How I Pray {Part One}

How I Pray {Part One} August 10, 2022

Grayscale photo of persons hand

I’ve had a complicated relationship with prayer, increasingly resisting conceptions of prayer that put control in our hands. Recently I preached on a lectionary passage about prayer (Luke 11:1-13) that could be construed this way. It includes an interesting parable about a man who needs bread, so he pounds on the door of his friend until his friend finally gets up and provides it. The story obviously commends persistence. Then the writer of Luke combines the parable with Jesus’ teaching of “The Lord’s Prayer,” in which we ask “Give us each day our daily bread.” The juxtaposition of the story and the prayer seem to say: Don’t give up, even when your prayers don’t seem to be working; keep praying; keep hoping. Indeed, it suggests we should repeat our prayers over and over because eventually they will work and we will control God, and he’ll get the hell out of bed and come to the door and finally give us what we want (and moreover, if we don’t, God might keep ignoring us). To me, this is a disturbing view of God and of prayer that portrays God almost as an abusive partner wanting us to beg.

Fortunately, over time I’ve developed a very different understanding of prayer—hopefully a healthier way of thinking about “persistence” than what one might take from that passage.

As I’ve written in a past column, I have this notion I call “cosmic flow” that is a large part of my worldview. I quote myself:

“I love to image God as a force or flow moving things in the direction of repair and redemption—especially the things we creatures break. In noticing how repair and serendipity are evident in a certain occurrence, I might refer to the occurrence or process as ‘part of the cosmic flow.’ Sometimes the flow of redemption takes a while, and sometimes things get caught or are resistant to the flow; the flow can be temporarily impeded. But flow on to redemption it does, bringing with it all things, making ‘all things new, to use scriptural language.”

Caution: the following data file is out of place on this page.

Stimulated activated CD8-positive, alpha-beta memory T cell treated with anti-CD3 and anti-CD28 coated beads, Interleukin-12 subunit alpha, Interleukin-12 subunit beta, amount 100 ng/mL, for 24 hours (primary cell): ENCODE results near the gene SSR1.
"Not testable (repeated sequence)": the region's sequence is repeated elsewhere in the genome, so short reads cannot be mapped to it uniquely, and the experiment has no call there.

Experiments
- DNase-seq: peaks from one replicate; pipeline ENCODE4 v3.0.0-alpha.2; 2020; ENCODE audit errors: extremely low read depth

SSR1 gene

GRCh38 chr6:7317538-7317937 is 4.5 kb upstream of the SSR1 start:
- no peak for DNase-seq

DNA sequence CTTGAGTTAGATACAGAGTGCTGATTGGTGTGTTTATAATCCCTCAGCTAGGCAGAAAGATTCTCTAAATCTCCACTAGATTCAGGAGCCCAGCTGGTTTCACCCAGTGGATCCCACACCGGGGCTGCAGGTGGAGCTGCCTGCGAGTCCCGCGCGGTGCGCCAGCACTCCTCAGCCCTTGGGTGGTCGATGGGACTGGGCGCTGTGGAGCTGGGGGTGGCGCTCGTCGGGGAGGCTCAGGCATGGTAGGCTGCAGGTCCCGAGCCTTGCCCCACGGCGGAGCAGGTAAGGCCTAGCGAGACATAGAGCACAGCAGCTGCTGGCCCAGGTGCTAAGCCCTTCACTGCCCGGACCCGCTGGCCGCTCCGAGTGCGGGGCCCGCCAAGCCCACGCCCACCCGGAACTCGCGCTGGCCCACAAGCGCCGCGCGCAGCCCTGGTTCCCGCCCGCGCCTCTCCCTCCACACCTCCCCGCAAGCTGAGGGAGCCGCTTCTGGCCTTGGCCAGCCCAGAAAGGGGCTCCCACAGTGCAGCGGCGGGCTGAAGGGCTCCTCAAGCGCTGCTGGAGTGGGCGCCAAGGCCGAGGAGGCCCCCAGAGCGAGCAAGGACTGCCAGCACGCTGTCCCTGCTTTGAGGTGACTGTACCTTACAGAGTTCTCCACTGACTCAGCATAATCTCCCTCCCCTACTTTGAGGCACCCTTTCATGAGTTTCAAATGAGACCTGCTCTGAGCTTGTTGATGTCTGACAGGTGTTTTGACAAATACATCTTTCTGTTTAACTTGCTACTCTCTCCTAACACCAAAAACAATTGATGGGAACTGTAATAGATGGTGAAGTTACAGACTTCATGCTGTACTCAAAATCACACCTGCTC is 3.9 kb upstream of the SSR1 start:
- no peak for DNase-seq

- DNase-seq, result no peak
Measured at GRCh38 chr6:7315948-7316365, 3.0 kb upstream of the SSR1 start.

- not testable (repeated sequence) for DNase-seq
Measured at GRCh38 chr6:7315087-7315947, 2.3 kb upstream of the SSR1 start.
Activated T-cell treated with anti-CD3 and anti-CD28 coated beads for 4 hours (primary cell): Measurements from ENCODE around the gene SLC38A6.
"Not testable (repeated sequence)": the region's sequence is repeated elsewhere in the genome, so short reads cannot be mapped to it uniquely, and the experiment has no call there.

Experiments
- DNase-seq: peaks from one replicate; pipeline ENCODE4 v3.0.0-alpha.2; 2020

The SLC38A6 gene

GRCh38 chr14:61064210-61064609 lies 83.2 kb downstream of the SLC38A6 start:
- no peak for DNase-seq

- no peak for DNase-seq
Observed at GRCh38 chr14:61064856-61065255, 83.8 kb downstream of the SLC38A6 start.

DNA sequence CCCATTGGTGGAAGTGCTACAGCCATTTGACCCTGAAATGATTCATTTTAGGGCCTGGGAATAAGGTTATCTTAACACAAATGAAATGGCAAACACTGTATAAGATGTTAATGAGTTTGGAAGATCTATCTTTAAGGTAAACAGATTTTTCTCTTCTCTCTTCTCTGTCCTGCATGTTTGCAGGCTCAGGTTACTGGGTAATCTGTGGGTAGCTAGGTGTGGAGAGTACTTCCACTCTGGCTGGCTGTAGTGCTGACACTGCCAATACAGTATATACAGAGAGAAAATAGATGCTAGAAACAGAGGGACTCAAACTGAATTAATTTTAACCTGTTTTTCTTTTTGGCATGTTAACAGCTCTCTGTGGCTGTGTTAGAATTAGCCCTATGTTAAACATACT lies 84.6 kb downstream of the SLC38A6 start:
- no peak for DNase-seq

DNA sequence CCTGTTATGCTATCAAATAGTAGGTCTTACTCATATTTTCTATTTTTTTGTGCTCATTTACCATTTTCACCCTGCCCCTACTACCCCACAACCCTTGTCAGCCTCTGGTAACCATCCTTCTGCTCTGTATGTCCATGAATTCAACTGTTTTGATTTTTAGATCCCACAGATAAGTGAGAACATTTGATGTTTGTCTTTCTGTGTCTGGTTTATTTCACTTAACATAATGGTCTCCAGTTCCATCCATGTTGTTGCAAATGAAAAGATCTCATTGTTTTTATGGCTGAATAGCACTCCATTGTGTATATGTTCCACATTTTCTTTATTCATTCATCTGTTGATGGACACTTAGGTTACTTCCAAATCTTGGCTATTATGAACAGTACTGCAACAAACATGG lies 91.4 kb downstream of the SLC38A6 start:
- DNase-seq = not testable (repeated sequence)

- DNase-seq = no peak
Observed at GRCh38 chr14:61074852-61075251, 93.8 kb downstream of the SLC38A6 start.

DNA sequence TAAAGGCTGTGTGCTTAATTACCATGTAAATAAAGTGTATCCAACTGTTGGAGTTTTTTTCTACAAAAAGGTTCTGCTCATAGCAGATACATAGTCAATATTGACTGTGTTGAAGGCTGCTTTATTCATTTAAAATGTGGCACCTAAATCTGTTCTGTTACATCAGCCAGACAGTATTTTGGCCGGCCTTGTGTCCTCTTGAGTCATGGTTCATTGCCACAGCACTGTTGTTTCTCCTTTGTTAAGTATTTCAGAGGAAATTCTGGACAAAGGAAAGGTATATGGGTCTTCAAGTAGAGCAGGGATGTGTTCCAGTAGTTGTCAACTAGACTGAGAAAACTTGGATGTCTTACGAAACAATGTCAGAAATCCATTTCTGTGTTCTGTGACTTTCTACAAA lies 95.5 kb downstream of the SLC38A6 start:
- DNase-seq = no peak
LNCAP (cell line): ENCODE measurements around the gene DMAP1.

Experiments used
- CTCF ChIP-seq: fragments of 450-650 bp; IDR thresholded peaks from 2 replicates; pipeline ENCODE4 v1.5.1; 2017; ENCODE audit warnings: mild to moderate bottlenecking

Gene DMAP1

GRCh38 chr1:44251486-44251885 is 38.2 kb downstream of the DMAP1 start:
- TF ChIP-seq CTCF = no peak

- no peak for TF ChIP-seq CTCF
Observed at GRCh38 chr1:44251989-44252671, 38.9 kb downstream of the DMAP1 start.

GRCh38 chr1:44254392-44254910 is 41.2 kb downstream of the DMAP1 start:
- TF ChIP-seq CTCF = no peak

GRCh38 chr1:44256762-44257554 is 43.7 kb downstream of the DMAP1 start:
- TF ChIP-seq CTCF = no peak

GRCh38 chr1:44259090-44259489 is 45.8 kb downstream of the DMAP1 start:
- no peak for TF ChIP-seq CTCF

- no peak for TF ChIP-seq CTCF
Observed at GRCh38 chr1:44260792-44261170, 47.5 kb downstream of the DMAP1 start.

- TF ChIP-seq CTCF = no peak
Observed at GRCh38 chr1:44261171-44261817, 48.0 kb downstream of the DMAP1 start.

In my view, when we pray, we are joining our energy with this flow. Energy is powerful. In fact, energy cannot be eliminated, it keeps going and moving on. Even emotional energy is like this. When we feel strong emotions, we cannot ignore them. Because emotions are energy, and energy is a force that keeps going and that moves on but cannot be eliminated, we must feel our emotions, and/or move them out of our bodies through expression or exertion. If repressed or “stuffed,” the energy of emotions can stick around our bodies and make us sick.

So, energy is real, and it causes things to happen—good, bad, and indifferent. Prayer is a kind of energy. And I believe God, or the cosmic flow of redemption, is continuously using energy that moves things and heals things. I believe that cosmic flow uses the energies and intentions of human beings (and other creatures) in helping to bring about that healing and repair. As people join their energies through prayer, it not only joins with and strengthens the flow of God’s activity in the world, but it animates human actions. As more people join their energies with the flow, more are inclined to do the things that bring repair and movement. Imagine people are praying for the food insecure. As more people sincerely pray for those who are hungry, in the sense of joining their energies with the flow that is God, holding up the people who have need of food, that energy is more likely to animate people to go work at a food bank or to make needed donations to sources of food for the hungry—in other words, to share.

In this sense, prayer is not some kind of manipulation of God. The idea is not to harp on God until God finally capitulates and gives us what we want. Even less so, to have to beg an abusive sort of God because God wants us to grovel. Rather, the idea is that we join our intentions with the energy and intentions of the Divine, thus cooperating with this essential force of love and repair, strengthening it as we go. In our persistence, we are expressing the loving intentions and energy of our hearts, which accord with and support and strengthen the loving energy and intentions of God, or “the flow,” in the world.

This sort of “persisting in prayer,” I quite like. See How I Pray {Part Two} HERE.

Wren, winner of 2022 Independent Publishers Award Bronze Medal

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